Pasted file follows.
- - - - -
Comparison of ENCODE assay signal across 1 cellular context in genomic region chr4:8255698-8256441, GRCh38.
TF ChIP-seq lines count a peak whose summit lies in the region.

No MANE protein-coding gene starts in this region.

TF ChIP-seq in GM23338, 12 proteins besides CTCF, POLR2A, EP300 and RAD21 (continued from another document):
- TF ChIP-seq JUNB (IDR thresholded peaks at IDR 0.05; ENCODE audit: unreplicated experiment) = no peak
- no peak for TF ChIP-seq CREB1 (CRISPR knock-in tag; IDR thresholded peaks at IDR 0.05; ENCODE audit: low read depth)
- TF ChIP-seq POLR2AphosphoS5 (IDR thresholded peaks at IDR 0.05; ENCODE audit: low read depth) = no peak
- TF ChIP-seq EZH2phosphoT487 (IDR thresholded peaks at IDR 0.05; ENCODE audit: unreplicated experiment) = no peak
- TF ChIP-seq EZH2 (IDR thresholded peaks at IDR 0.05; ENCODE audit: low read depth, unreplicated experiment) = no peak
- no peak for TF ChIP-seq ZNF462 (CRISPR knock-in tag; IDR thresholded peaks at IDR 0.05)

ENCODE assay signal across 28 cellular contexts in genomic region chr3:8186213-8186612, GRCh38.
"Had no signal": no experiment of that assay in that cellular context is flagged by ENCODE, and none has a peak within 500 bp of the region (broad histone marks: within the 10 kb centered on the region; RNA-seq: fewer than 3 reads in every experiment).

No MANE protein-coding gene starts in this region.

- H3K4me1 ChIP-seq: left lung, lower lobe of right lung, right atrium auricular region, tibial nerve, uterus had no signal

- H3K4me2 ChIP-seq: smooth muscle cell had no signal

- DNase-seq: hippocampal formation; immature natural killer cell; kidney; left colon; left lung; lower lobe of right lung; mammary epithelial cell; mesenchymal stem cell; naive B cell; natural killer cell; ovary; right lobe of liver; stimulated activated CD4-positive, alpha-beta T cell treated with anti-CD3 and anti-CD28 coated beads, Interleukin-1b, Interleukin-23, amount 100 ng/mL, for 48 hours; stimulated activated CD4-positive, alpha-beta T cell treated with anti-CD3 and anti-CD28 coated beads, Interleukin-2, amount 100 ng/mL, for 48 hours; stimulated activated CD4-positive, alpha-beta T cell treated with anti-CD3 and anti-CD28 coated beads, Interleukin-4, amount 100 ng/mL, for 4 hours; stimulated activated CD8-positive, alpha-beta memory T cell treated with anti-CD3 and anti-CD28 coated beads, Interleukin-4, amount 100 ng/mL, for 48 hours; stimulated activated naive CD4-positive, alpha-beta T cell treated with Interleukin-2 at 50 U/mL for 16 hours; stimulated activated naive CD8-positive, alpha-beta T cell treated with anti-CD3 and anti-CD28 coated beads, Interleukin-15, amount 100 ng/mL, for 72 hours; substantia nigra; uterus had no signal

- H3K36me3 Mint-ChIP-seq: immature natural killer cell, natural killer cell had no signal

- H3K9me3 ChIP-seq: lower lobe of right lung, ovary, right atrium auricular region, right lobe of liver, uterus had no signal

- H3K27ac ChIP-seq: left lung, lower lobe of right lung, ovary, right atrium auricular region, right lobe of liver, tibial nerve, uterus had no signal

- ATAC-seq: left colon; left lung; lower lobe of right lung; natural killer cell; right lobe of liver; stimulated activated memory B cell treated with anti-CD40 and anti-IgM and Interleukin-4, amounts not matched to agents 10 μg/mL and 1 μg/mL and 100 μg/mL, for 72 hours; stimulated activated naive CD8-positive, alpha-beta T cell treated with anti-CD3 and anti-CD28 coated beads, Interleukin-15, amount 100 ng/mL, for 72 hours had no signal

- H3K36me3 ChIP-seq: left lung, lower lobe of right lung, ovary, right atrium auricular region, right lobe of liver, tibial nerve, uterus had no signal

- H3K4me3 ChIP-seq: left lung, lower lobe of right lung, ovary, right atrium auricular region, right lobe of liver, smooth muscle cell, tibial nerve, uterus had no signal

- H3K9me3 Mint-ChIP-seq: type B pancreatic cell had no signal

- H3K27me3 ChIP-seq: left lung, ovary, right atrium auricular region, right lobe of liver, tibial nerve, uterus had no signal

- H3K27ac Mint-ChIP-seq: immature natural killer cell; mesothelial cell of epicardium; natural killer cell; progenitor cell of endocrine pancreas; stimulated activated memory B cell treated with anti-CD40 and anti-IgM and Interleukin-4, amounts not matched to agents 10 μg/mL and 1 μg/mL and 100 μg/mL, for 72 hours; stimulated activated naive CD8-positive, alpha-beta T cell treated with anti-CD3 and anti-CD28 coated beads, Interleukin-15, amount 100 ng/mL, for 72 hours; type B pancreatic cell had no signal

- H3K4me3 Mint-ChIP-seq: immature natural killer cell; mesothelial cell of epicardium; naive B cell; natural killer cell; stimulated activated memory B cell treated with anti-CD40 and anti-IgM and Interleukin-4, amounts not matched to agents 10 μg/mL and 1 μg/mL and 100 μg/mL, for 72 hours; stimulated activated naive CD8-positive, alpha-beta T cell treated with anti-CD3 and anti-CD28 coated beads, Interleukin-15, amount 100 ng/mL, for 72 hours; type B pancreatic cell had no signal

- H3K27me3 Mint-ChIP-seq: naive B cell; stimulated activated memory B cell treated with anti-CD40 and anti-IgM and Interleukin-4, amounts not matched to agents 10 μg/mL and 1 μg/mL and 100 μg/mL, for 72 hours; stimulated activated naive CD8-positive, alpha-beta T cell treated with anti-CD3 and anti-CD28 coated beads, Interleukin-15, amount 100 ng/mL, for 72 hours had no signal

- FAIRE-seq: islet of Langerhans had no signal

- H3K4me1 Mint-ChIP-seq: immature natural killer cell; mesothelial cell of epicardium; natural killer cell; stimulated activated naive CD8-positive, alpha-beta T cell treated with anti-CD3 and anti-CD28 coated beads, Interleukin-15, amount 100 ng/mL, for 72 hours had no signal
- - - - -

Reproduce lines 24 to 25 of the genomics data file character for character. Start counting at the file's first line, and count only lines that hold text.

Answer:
- H3K27me3 ChIP-seq: left lung, ovary, right atrium auricular region, right lobe of liver, tibial nerve, uterus had no signal

- H3K27ac Mint-ChIP-seq: immature natural killer cell; mesothelial cell of epicardium; natural killer cell; progenitor cell of endocrine pancreas; stimulated activated memory B cell treated with anti-CD40 and anti-IgM and Interleukin-4, amounts not matched to agents 10 μg/mL and 1 μg/mL and 100 μg/mL, for 72 hours; stimulated activated naive CD8-positive, alpha-beta T cell treated with anti-CD3 and anti-CD28 coated beads, Interleukin-15, amount 100 ng/mL, for 72 hours; type B pancreatic cell had no signal